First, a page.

W3C home > Mailing lists > Public > www-style@w3.org > September 2005

Re: Browsers will never get it right [was Re:Blocked-base parsing?]

From: Larry Israel <lisrael@cruzio.com>
Date: Fri, 16 Sep 2005 06:27:24 -0700
Message-Id: <a0621020bbf506482b7b8@[71.139.105.27]>
To: www-style@w3.org

>> > possible (e.g. tracking what you've read or haven't, marking posts for
>> > keywords). Since the structure of an HTML document is unknown on any
>> > give site beyond the required html, head, title and body elements, you
>> > end up not being able to determine what is content and what isn't.
>>
>> Making HTML simple was a deliberate part of the original design.  Whilst
>> now you seem to need to take expensive web design courses to use it, the
>> idea was that it was so simple that any secretary or librarian could
>> mark up text.
>
> And while this was something the early adopters were willing to do, we
> now must compare what a secretary or librarian could do against what
> is out there in the wild. Most people just aren't satisfied with
> producing something that looks many times worse than the standard.
> What they will look for is something that eases the process while
> giving them professional results. If everybody drew like me, I might
> do it as a hobby, but since I do draw the way I do (poorly) and there
> are pros out there who draw they way they do (very well), my ego can't
> take the hit. And I firmly believe that's part of the problem. Again
> I'm looking for practical solutions to the problems we're facing. We
> must take into account the psychology of the audience we're targeting.

This points to one of the fundamental problems with the current styling
system. In theory, it should be easy to style any standard XHTML documents
with CSS.

Imagine that all the librarian, secretary, or home hobbiest has to do is
(a) mark up their web content using standard XHTML code without any style
info; then (b) add one line of code to each page, linking it to one of the
many CSS files of their choosing. They can do this using a basic HTML
editor. They do not get involved in styling at all, they are just choosing
between basic XHTML tags in the editor. Then they go to one of the many
widely-known style sheet repositories, find a template they like, download
the CSS file and a few background graphics, then upload them to their web
server. Suddenly, the mom & pop home business site looks like something
out of CSS Zen Garden!

A month later, the authors decide to change the appearance and layout of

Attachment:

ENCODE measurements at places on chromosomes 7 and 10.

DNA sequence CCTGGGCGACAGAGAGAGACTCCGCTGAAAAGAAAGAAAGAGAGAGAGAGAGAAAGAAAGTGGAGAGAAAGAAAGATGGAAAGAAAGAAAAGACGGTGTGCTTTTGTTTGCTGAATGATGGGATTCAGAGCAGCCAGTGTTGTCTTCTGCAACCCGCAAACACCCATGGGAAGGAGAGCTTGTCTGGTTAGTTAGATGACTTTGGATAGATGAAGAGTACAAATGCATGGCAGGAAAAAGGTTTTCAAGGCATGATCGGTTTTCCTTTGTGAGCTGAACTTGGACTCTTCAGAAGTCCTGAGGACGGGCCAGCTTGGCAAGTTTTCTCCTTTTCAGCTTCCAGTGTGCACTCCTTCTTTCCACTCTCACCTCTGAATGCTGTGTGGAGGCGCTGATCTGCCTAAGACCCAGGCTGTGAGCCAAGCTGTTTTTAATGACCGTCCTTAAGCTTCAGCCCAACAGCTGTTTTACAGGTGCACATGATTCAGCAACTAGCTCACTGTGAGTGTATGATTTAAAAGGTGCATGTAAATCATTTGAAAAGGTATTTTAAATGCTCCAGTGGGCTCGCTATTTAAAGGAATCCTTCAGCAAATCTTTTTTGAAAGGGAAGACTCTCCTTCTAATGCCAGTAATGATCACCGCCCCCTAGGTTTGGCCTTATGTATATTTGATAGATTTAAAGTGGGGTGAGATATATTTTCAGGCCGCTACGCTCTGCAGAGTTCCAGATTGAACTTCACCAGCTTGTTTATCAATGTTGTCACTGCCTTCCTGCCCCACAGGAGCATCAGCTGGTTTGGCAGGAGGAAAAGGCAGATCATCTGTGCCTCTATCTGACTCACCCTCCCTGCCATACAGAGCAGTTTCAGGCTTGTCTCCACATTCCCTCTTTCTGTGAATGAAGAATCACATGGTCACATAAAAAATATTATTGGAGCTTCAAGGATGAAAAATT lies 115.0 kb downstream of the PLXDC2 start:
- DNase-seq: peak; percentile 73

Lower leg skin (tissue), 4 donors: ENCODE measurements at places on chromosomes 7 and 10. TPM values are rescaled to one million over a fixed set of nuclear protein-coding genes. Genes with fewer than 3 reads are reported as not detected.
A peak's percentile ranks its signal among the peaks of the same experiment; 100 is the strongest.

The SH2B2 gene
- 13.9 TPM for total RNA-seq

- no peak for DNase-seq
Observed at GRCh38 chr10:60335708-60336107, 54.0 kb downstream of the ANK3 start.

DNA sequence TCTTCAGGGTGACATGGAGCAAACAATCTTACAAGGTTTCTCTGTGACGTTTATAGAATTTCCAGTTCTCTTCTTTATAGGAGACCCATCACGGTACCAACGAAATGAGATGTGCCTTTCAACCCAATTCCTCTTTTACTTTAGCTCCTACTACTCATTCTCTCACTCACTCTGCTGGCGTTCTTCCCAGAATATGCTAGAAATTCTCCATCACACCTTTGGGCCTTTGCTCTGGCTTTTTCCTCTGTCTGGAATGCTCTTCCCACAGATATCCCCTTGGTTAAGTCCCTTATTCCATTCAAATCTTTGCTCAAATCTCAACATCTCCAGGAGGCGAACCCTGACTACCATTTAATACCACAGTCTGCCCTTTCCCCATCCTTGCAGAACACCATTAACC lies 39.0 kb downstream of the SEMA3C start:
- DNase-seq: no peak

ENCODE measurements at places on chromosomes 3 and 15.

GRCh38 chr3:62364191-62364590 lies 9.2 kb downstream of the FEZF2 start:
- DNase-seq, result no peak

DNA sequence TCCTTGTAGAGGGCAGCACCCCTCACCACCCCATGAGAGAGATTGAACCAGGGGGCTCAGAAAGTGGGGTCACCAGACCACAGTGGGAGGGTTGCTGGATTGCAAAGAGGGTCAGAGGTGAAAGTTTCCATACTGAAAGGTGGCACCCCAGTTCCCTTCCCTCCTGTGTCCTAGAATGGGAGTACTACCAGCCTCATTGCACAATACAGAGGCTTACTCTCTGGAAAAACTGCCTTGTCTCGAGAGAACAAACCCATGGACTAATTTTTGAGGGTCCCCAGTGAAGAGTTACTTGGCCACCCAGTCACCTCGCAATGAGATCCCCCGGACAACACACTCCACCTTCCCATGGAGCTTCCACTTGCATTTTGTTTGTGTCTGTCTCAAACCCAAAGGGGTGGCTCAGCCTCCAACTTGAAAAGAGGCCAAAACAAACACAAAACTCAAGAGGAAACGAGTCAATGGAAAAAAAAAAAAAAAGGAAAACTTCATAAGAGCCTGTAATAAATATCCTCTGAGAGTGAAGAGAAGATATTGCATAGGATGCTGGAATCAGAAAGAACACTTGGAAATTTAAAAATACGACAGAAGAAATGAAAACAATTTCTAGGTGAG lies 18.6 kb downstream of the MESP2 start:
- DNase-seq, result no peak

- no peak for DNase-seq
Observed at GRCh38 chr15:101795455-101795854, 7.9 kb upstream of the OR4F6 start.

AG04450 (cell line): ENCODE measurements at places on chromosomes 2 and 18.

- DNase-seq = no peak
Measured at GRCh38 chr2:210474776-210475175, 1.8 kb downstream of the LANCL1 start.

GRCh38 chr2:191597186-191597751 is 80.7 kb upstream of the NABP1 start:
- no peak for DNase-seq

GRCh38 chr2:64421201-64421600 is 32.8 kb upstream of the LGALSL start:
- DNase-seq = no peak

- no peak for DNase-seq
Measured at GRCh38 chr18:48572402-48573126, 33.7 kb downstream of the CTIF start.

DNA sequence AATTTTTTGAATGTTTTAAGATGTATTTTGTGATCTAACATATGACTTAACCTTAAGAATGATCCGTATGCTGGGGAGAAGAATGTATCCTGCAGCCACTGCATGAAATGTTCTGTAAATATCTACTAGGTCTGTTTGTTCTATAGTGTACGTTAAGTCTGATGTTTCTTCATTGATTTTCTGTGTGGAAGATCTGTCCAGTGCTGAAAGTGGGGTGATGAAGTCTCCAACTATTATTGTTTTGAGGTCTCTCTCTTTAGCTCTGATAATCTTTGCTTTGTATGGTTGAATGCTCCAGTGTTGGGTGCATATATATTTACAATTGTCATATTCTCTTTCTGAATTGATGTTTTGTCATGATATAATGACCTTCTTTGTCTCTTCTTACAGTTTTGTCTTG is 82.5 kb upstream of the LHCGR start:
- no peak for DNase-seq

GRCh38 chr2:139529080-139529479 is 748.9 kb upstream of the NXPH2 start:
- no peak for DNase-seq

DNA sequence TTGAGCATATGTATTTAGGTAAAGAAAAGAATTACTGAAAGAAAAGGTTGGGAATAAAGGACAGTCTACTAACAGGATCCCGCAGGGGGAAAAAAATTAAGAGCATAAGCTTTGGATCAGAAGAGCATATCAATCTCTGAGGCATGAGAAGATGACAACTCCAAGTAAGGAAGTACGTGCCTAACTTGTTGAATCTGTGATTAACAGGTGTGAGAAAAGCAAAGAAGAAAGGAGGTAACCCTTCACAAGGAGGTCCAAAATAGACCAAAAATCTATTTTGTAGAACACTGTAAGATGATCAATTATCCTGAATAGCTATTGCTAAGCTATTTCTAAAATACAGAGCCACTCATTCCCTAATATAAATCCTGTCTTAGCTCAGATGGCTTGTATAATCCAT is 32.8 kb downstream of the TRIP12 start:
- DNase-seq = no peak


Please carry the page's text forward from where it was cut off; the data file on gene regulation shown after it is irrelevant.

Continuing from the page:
their 5-page site. They find a template they like better. All they have to
do is download and upload the new style sheet and background graphics.
Suddenly the new CSS file changes the whole layout and appearance of their
site, including changing the main navigation from horizontal across the
top to vertical down the left. Everything just works, and the owner of
Joe's corner store never even opened a single web file, he just uploaded a
few files to the server.

Isn't this how CSS was supposed to work, or was I dreaming?

The reason it doesn't work today is because the way documents are marked
up with (X)HTML is not sufficiently standardized. When marking up a page,
there are many choices and every web author does things differently. This
is largely because we don't have <header>, <footer>, <content>, <section>,
<nav-primary>, <nav-secondary>; or any other similar system that is
actually known and used by most web authors; a system that describes the
functions of all of the elements and their relations in detail. (The tags
given here are just an example, and perhaps a poor one, but I'm sure you
get my drift. Authors could just as well standardize on <div id="header">,
or something else.)

A big problem with CSS is that a style sheet must be written for a
specific group of documents. Unfortunately, the two are tied together by
necessity. Generally, a CSS file is not transferable to other sites. You
can't just take a style sheet from a CSS library and link it to ANY
standard XHTML file. If you could, there would already be CSS libraries
(both open-source and commercial) with CSS files and background graphics
for download, and lots of people would be using them. (Maybe there are
some already and I just haven't seen them?)

When will CSS files be transferable, usable on almost any web site? Maybe
we'll get there in 10 years, but I wonder if we're even moving in that
direction.

Larry Israel
Web developer
Santa Cruz, California
Received on Friday, 16 September 2005 13:28:24 GMT

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